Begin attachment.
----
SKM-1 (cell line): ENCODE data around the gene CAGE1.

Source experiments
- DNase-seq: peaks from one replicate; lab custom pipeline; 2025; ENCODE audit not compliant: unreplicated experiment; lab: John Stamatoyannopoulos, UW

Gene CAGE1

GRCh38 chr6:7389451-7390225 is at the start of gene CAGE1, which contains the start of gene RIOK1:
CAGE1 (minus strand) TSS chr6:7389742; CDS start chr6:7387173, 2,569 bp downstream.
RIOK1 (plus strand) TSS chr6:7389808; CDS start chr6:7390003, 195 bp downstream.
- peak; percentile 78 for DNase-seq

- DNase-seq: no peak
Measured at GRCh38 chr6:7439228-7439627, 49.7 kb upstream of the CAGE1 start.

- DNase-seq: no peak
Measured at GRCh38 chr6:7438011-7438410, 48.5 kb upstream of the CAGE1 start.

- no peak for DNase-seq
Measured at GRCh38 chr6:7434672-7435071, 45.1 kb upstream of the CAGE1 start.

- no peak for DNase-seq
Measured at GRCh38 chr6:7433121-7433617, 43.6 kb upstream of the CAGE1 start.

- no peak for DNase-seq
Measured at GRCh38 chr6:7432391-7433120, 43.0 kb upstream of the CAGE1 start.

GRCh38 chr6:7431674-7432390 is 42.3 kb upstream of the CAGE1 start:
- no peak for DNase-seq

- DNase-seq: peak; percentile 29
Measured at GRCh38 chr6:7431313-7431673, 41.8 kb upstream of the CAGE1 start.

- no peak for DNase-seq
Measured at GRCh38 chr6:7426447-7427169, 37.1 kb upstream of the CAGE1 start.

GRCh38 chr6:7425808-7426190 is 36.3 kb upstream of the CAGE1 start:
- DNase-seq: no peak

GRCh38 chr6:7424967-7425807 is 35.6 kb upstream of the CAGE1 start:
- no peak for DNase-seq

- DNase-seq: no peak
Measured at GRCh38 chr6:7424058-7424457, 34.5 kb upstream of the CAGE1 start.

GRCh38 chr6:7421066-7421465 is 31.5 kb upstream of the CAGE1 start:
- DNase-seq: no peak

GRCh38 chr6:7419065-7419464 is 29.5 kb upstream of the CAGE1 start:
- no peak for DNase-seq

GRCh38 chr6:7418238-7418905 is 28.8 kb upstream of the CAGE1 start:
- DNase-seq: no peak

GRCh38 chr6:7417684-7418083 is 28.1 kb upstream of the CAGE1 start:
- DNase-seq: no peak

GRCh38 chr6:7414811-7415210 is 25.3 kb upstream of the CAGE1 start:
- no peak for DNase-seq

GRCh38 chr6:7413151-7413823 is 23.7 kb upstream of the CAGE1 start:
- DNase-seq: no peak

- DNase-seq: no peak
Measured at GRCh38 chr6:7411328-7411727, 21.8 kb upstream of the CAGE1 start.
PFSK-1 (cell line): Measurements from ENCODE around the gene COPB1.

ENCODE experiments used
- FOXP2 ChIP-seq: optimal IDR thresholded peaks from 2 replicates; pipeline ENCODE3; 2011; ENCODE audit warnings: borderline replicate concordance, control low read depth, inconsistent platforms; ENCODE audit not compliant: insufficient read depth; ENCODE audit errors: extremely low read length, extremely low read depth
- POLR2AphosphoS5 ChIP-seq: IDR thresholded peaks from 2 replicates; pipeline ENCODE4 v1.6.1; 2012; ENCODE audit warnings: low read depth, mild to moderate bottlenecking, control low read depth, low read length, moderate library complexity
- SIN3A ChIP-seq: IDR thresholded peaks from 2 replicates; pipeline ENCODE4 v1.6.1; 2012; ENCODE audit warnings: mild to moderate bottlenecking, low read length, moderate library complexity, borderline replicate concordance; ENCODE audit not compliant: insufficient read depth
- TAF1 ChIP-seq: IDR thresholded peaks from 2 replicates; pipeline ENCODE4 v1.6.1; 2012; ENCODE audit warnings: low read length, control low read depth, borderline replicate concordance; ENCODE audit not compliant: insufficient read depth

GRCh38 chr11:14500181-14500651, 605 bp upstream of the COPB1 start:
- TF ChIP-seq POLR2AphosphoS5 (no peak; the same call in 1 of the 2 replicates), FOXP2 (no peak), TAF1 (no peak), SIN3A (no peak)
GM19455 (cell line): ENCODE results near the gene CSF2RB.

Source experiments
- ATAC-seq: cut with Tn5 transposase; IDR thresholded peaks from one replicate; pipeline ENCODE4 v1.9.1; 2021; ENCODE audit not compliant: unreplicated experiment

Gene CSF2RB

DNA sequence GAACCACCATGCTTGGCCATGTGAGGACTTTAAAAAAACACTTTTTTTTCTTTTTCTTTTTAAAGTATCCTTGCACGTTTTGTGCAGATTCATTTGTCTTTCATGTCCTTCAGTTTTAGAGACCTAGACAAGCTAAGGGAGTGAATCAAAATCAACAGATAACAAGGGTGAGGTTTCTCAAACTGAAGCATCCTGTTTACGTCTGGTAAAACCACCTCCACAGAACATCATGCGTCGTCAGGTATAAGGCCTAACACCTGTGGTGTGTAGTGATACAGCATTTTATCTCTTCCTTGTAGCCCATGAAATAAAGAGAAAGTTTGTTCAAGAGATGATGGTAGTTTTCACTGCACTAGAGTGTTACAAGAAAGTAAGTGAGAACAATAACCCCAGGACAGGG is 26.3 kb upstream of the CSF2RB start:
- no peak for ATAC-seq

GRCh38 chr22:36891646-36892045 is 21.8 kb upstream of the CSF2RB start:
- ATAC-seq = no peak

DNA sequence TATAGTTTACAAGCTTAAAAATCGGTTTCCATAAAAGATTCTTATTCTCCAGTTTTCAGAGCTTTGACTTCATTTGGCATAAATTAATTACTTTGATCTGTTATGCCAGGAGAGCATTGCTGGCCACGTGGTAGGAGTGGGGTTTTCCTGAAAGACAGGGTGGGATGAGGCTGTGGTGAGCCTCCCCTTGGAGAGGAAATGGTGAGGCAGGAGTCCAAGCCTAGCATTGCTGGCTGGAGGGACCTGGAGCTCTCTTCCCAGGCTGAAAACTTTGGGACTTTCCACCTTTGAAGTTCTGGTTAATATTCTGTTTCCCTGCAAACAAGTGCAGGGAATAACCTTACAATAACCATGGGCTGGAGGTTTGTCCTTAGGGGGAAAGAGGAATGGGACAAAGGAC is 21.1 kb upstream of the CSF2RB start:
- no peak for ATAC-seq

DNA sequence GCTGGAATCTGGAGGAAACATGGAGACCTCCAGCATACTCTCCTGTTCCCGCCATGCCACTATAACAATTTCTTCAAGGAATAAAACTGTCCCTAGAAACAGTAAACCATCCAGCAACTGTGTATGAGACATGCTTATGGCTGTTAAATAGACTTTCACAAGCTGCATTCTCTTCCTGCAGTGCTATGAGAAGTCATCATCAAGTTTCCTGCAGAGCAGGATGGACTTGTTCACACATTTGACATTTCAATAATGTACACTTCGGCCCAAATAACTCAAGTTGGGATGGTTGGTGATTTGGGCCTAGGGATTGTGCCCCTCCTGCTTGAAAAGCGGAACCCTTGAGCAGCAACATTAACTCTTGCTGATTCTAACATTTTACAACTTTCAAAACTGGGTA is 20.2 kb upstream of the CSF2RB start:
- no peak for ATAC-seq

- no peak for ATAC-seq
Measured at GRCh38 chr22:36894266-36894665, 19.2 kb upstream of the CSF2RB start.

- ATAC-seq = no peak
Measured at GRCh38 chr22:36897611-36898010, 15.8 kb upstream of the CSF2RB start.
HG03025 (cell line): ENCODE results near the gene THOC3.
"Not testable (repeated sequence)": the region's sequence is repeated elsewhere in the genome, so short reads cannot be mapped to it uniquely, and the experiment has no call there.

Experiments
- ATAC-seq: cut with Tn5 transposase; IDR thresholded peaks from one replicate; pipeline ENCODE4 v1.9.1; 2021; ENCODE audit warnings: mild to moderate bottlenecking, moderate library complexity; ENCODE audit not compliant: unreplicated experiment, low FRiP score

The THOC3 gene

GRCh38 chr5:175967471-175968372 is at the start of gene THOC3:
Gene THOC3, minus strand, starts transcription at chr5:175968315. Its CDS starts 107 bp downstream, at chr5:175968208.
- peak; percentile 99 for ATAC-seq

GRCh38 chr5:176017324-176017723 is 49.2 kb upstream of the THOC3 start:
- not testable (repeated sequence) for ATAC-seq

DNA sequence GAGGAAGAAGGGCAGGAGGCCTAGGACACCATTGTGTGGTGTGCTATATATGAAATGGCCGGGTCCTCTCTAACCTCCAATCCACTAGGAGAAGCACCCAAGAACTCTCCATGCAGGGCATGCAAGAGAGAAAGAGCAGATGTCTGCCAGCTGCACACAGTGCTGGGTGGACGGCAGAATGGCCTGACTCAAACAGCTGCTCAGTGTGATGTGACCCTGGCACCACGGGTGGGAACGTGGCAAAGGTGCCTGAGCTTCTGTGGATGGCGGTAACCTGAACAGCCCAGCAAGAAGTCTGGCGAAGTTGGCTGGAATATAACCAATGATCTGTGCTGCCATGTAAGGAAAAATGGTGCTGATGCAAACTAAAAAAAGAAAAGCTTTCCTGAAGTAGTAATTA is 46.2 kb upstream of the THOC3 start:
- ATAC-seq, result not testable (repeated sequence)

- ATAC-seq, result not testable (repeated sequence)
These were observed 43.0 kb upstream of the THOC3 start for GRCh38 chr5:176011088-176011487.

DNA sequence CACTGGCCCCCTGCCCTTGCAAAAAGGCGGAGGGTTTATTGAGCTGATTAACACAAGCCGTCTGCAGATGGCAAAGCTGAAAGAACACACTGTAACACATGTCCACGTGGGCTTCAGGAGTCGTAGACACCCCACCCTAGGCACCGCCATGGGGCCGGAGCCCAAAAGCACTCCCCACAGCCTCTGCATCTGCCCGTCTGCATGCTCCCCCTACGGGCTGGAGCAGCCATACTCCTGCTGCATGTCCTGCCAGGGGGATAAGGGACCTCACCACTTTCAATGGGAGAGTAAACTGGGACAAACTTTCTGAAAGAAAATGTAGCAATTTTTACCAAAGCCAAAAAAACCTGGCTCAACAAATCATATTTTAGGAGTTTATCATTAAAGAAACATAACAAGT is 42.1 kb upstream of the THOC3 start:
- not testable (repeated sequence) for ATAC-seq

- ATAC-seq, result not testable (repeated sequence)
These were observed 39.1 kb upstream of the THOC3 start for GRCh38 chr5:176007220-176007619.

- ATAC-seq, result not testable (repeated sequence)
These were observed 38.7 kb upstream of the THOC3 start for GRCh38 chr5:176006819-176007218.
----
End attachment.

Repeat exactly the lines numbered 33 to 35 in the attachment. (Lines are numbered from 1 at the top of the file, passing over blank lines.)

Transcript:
GRCh38 chr6:7419065-7419464 is 29.5 kb upstream of the CAGE1 start:
- no peak for DNase-seq

GRCh38 chr6:7418238-7418905 is 28.8 kb upstream of the CAGE1 start: